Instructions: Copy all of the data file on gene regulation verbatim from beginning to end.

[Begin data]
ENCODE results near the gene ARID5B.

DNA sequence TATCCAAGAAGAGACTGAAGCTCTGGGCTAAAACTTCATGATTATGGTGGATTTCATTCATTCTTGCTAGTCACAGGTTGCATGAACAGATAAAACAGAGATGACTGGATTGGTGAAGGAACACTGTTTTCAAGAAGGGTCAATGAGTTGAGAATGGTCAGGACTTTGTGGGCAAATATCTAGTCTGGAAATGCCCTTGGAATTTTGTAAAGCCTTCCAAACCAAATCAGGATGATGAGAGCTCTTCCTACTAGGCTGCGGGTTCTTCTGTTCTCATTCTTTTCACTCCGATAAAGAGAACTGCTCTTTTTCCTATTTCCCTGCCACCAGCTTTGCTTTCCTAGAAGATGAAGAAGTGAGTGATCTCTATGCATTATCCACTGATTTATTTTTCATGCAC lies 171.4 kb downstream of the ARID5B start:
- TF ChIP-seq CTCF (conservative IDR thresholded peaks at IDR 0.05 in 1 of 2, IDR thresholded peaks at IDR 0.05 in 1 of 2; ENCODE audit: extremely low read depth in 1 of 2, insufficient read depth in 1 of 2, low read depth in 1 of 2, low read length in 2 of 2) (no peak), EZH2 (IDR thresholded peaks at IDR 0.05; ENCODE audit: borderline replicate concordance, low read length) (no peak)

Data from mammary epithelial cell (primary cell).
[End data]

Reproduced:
ENCODE results near the gene ARID5B.

DNA sequence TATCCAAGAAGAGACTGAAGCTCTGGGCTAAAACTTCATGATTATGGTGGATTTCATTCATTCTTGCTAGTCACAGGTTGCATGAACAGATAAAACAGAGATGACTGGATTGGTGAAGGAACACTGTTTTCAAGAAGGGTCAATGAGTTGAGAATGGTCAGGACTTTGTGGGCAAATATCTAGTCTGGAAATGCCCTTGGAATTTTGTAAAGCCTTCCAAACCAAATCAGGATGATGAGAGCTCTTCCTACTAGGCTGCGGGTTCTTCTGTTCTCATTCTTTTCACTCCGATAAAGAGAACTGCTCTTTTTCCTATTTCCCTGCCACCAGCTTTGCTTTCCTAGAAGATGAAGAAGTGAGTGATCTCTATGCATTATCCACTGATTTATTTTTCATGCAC lies 171.4 kb downstream of the ARID5B start:
- TF ChIP-seq CTCF (conservative IDR thresholded peaks at IDR 0.05 in 1 of 2, IDR thresholded peaks at IDR 0.05 in 1 of 2; ENCODE audit: extremely low read depth in 1 of 2, insufficient read depth in 1 of 2, low read depth in 1 of 2, low read length in 2 of 2) (no peak), EZH2 (IDR thresholded peaks at IDR 0.05; ENCODE audit: borderline replicate concordance, low read length) (no peak)

Data from mammary epithelial cell (primary cell).